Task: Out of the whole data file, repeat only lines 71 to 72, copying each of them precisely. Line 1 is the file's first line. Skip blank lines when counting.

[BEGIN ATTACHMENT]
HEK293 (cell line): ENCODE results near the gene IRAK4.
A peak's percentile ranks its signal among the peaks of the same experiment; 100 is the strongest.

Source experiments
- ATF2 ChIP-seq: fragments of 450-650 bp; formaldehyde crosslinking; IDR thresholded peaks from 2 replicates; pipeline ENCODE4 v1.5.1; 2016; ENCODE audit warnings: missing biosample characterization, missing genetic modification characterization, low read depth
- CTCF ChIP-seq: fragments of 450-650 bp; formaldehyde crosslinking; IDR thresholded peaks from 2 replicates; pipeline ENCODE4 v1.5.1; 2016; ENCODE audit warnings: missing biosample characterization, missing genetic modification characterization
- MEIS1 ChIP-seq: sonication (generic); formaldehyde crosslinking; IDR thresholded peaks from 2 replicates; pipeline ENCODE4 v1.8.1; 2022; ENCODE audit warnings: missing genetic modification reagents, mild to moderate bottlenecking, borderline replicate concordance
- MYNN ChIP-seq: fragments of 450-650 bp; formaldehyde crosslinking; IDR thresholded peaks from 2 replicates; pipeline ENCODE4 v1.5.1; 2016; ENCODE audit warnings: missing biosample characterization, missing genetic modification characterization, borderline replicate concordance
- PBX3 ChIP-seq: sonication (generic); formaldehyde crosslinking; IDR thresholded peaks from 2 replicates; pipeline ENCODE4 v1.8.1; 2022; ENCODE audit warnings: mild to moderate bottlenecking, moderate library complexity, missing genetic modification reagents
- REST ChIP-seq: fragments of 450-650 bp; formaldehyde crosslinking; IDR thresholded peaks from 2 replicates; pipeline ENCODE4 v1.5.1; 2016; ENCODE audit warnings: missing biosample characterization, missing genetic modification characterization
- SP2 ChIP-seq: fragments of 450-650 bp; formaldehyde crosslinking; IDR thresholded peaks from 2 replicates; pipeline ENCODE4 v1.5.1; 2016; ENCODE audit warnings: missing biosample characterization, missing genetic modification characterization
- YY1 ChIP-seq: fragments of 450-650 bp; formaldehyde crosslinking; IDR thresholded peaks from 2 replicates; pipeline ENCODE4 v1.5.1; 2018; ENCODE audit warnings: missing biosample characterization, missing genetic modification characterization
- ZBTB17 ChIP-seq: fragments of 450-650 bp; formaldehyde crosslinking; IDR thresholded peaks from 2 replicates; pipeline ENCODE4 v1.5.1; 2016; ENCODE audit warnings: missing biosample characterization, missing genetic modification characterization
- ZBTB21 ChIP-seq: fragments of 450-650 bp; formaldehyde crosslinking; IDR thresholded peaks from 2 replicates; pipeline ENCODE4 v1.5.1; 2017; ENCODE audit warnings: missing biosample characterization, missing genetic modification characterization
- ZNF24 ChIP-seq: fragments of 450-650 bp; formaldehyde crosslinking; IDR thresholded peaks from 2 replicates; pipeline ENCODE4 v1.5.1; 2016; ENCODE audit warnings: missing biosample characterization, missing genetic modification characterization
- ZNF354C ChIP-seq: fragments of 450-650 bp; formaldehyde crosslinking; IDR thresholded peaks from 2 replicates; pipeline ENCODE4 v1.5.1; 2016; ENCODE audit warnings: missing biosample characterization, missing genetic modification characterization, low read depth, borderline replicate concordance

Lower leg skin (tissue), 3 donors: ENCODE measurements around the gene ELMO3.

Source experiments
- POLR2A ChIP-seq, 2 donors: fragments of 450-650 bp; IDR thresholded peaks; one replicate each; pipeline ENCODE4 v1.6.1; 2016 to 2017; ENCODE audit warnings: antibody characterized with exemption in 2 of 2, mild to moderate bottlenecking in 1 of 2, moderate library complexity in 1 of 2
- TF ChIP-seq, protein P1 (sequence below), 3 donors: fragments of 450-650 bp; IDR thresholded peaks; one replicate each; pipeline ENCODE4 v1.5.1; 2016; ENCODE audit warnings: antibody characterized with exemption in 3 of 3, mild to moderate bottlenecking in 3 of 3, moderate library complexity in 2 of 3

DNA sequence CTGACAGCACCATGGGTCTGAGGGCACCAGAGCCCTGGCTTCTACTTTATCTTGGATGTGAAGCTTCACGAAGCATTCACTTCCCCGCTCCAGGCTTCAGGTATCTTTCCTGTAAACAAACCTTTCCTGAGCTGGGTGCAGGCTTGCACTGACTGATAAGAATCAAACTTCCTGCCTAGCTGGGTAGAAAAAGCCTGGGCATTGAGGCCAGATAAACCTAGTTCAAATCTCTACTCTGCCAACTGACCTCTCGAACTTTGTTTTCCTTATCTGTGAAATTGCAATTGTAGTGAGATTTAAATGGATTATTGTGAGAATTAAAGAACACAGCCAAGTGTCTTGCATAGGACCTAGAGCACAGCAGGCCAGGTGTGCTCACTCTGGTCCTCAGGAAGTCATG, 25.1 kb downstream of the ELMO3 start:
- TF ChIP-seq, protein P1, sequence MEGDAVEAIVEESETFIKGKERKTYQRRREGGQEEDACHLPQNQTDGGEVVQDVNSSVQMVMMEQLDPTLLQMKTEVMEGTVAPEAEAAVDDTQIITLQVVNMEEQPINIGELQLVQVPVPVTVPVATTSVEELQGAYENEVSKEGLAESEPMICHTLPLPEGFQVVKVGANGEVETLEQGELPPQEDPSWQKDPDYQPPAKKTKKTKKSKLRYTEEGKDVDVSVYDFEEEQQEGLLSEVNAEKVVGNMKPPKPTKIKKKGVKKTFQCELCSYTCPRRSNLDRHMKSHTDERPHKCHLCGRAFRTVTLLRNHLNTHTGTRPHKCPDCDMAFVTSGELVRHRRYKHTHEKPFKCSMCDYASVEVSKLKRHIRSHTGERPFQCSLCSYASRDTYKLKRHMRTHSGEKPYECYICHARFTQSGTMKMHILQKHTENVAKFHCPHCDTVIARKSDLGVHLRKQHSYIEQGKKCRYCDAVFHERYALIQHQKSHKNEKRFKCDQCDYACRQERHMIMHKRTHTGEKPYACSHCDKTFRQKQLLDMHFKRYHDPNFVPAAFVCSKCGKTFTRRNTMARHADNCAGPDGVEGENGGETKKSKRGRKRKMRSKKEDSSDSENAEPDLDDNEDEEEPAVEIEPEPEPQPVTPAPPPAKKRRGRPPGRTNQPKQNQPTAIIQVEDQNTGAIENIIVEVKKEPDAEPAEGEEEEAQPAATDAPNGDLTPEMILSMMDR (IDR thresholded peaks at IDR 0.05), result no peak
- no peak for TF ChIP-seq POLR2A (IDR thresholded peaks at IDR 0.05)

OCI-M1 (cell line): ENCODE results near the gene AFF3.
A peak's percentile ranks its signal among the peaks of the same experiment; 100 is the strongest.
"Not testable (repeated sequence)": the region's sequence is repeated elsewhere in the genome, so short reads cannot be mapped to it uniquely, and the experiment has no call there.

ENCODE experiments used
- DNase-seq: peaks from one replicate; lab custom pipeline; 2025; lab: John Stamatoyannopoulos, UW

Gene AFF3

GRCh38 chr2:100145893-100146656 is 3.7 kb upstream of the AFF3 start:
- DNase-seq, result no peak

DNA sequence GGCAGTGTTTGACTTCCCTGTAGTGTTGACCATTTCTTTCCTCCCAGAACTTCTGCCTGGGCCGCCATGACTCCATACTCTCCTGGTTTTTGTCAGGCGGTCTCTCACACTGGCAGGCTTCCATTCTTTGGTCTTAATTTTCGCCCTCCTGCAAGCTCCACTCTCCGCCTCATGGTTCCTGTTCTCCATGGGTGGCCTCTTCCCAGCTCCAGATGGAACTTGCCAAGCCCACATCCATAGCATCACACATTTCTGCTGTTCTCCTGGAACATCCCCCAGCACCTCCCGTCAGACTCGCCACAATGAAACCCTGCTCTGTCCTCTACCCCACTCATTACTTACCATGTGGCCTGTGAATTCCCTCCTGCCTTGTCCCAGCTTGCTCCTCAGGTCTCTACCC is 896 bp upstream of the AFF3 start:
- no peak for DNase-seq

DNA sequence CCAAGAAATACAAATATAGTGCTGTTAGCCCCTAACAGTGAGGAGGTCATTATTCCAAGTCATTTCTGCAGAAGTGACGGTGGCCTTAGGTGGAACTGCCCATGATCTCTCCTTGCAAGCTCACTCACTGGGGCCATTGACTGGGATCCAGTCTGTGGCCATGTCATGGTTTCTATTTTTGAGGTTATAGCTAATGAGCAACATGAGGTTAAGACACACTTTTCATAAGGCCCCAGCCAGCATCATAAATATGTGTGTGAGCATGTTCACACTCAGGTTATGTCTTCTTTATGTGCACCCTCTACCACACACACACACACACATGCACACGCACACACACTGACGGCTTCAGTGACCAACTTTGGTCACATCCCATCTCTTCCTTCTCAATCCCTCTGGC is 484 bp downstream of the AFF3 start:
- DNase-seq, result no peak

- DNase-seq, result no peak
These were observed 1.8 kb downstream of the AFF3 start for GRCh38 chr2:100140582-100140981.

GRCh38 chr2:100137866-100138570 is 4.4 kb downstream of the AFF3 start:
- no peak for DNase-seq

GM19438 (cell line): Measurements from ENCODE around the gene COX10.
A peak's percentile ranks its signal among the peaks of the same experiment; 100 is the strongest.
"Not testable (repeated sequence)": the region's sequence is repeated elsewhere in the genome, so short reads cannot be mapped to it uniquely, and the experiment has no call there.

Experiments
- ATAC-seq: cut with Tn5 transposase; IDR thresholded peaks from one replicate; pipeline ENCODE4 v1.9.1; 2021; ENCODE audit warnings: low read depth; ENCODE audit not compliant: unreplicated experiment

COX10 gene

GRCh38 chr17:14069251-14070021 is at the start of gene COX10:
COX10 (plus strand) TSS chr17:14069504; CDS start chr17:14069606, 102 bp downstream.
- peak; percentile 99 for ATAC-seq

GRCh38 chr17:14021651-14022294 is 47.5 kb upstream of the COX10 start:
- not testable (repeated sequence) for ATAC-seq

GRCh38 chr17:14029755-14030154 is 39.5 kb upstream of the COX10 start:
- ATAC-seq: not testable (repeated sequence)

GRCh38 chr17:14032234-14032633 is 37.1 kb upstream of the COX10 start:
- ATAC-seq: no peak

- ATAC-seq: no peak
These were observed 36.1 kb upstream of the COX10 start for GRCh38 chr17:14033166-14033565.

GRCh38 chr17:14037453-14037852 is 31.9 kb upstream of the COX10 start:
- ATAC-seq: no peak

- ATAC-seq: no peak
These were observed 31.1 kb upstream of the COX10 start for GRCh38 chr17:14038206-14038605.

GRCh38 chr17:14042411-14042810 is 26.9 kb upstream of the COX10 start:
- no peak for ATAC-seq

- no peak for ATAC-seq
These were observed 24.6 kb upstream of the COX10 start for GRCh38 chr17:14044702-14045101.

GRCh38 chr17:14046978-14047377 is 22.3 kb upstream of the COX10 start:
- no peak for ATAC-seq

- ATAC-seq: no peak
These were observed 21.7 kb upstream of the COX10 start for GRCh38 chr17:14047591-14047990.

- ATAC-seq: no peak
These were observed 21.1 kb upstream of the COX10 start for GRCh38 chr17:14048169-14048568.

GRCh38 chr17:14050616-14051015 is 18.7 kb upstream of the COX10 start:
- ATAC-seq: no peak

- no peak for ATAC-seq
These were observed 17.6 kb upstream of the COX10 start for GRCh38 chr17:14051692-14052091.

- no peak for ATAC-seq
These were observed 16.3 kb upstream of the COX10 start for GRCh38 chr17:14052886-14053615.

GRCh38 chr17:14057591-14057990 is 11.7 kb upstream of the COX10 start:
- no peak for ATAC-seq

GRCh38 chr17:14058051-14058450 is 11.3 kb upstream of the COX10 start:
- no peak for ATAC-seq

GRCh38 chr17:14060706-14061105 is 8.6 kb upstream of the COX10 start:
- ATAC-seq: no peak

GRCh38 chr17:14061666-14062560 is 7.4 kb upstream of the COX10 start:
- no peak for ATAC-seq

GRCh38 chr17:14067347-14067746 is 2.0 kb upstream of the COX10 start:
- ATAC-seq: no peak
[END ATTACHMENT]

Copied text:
- ATAC-seq: no peak

- no peak for ATAC-seq